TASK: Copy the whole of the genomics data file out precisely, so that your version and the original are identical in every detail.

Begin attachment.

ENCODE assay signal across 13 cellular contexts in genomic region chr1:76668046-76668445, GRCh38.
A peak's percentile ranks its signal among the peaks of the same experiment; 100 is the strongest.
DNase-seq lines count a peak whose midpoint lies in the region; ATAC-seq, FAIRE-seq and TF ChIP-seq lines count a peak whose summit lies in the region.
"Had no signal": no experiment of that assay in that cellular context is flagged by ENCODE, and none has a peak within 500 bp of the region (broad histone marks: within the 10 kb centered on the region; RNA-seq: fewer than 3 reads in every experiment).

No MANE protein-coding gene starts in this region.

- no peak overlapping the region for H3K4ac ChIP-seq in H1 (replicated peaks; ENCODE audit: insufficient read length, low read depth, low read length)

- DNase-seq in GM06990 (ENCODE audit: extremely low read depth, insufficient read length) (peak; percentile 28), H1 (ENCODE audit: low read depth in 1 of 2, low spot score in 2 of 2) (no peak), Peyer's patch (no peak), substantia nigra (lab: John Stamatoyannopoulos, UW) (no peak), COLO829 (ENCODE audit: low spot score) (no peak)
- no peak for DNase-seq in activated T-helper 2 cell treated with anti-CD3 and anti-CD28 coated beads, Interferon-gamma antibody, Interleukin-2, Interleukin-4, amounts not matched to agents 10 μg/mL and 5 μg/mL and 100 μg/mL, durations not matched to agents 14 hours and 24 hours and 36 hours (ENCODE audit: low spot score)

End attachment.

ENCODE assay signal across 13 cellular contexts in genomic region chr1:76668046-76668445, GRCh38.
A peak's percentile ranks its signal among the peaks of the same experiment; 100 is the strongest.
DNase-seq lines count a peak whose midpoint lies in the region; ATAC-seq, FAIRE-seq and TF ChIP-seq lines count a peak whose summit lies in the region.
"Had no signal": no experiment of that assay in that cellular context is flagged by ENCODE, and none has a peak within 500 bp of the region (broad histone marks: within the 10 kb centered on the region; RNA-seq: fewer than 3 reads in every experiment).

No MANE protein-coding gene starts in this region.

- no peak overlapping the region for H3K4ac ChIP-seq in H1 (replicated peaks; ENCODE audit: insufficient read length, low read depth, low read length)

- DNase-seq in GM06990 (ENCODE audit: extremely low read depth, insufficient read length) (peak; percentile 28), H1 (ENCODE audit: low read depth in 1 of 2, low spot score in 2 of 2) (no peak), Peyer's patch (no peak), substantia nigra (lab: John Stamatoyannopoulos, UW) (no peak), COLO829 (ENCODE audit: low spot score) (no peak)
- no peak for DNase-seq in activated T-helper 2 cell treated with anti-CD3 and anti-CD28 coated beads, Interferon-gamma antibody, Interleukin-2, Interleukin-4, amounts not matched to agents 10 μg/mL and 5 μg/mL and 100 μg/mL, durations not matched to agents 14 hours and 24 hours and 36 hours (ENCODE audit: low spot score)